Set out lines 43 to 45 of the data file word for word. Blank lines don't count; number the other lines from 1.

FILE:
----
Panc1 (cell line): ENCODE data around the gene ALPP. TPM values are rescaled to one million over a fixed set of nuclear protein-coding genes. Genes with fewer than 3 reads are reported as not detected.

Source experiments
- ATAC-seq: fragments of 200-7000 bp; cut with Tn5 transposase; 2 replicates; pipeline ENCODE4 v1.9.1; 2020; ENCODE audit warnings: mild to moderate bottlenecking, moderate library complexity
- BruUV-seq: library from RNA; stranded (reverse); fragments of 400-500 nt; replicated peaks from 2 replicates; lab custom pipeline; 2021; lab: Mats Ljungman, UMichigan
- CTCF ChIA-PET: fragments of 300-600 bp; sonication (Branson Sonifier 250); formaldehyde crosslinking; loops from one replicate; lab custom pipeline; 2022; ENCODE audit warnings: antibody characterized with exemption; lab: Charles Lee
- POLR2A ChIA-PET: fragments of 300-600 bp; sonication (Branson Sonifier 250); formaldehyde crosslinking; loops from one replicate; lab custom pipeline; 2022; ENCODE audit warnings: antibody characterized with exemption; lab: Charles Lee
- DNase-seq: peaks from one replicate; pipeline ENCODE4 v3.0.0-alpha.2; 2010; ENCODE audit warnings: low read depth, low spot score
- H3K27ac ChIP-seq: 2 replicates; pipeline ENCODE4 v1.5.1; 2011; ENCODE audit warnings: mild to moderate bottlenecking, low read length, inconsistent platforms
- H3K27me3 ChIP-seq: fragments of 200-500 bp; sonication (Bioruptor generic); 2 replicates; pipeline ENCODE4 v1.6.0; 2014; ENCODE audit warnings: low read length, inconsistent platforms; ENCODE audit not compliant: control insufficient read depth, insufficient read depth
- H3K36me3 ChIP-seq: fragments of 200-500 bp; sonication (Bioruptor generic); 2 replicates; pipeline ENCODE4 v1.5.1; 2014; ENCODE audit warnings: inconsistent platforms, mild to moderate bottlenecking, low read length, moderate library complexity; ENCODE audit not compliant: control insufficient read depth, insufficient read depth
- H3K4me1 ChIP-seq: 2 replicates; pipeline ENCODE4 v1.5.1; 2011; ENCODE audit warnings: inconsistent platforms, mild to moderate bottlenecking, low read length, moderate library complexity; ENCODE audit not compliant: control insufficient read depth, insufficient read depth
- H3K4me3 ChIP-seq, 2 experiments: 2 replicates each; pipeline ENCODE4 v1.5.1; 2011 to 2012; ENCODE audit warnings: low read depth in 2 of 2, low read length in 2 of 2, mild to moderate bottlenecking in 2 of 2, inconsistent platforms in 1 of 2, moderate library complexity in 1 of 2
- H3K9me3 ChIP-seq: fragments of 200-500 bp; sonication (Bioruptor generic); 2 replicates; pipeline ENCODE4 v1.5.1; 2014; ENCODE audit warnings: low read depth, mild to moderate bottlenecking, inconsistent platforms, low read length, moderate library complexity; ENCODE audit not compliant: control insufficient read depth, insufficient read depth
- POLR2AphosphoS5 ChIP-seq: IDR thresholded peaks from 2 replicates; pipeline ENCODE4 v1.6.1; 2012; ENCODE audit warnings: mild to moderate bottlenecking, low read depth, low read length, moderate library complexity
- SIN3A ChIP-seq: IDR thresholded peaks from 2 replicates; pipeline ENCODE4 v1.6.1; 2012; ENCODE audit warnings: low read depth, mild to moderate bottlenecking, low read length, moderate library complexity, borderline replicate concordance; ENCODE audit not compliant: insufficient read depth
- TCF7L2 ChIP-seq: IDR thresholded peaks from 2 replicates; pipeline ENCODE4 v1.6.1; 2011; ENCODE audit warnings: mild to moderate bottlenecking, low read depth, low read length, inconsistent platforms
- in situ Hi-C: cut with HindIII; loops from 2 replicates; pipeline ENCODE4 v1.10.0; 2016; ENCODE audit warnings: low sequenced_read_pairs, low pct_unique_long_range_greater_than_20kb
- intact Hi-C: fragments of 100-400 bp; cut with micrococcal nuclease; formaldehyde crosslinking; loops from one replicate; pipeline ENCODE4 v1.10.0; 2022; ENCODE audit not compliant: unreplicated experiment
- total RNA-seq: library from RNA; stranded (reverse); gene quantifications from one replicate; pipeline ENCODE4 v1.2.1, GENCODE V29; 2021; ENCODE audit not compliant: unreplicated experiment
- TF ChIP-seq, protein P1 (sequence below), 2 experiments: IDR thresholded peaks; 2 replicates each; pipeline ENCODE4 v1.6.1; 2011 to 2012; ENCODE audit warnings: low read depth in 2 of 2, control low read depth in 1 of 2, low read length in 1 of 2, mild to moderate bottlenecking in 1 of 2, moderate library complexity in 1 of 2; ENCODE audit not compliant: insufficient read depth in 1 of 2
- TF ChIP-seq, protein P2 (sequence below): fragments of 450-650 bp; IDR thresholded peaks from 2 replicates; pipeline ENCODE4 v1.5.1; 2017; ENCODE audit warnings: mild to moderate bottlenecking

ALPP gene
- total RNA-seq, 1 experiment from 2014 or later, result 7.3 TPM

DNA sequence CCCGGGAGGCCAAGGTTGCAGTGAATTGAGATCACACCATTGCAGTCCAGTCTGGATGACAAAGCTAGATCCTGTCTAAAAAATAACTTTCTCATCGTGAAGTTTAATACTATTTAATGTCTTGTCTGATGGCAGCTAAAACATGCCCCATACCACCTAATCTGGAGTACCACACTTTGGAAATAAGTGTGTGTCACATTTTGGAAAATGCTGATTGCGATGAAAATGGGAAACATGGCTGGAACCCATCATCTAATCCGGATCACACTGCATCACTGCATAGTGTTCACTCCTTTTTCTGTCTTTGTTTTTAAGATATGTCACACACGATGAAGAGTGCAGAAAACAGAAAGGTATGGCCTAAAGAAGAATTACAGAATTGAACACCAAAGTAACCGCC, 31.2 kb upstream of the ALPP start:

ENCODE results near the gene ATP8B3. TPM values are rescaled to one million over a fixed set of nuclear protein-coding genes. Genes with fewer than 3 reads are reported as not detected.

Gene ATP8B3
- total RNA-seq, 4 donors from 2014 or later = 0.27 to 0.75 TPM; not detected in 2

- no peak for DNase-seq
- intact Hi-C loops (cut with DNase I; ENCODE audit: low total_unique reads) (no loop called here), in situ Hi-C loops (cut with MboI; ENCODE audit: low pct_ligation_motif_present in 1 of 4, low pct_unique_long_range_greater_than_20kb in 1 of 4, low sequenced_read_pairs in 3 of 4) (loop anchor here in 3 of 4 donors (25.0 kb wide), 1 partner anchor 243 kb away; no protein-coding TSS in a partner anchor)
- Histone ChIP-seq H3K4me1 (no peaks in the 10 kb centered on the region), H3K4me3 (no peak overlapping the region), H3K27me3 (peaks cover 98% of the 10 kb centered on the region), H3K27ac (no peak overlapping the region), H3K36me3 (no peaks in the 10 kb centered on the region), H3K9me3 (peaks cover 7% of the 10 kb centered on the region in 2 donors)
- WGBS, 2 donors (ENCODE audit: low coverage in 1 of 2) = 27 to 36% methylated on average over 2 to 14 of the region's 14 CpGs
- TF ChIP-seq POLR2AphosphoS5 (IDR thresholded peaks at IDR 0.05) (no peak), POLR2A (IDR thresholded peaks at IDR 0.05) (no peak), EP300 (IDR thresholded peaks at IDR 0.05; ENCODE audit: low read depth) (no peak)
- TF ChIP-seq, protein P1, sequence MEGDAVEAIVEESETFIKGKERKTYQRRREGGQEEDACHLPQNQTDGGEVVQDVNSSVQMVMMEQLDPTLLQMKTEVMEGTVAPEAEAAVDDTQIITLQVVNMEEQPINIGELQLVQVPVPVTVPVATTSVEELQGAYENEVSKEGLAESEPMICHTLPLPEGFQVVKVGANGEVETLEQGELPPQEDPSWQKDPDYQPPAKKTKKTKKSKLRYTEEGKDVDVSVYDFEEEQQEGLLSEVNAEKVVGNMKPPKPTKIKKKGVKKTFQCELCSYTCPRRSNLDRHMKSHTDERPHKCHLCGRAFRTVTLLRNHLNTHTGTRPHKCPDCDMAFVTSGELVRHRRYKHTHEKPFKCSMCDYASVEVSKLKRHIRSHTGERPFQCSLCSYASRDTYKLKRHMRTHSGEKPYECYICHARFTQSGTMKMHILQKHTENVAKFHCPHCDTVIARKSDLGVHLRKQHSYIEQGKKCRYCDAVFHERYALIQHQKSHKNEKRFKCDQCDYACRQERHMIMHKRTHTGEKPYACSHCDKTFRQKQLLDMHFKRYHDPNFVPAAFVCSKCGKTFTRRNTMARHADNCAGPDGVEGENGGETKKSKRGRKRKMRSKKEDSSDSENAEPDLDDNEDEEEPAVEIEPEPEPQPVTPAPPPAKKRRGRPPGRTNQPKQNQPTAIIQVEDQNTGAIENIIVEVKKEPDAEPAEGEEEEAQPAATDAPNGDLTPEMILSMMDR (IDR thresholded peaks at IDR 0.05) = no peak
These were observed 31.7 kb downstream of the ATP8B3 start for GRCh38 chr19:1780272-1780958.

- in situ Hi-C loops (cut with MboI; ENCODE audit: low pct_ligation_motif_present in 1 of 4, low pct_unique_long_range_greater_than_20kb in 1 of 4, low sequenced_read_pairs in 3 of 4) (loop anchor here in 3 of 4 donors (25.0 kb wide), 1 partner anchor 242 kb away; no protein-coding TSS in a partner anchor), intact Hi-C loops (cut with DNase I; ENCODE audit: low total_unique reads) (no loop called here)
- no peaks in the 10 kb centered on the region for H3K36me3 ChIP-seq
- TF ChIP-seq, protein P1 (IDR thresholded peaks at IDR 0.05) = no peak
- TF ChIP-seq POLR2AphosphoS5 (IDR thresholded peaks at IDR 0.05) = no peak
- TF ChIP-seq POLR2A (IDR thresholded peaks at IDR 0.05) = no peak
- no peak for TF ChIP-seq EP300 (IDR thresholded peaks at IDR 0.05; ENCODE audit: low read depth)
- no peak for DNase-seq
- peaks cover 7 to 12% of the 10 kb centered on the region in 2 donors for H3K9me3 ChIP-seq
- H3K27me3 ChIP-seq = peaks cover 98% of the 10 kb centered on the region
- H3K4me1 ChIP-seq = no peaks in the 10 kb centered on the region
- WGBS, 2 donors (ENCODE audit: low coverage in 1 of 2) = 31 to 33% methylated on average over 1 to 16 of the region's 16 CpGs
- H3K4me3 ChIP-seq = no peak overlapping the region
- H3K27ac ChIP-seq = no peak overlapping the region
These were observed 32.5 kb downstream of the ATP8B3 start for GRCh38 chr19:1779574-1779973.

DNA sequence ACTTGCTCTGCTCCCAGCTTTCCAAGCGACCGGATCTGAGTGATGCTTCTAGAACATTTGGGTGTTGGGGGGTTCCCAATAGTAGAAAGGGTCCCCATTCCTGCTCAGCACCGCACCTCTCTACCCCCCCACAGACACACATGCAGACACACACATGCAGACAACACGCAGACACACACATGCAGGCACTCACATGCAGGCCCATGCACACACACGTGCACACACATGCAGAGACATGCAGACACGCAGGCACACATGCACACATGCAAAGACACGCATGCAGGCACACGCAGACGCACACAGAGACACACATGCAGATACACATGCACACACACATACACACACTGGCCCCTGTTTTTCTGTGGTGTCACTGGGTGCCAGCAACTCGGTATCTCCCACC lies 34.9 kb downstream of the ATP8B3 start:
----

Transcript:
- H3K27me3 ChIP-seq = peaks cover 98% of the 10 kb centered on the region
- H3K4me1 ChIP-seq = no peaks in the 10 kb centered on the region
- WGBS, 2 donors (ENCODE audit: low coverage in 1 of 2) = 31 to 33% methylated on average over 1 to 16 of the region's 16 CpGs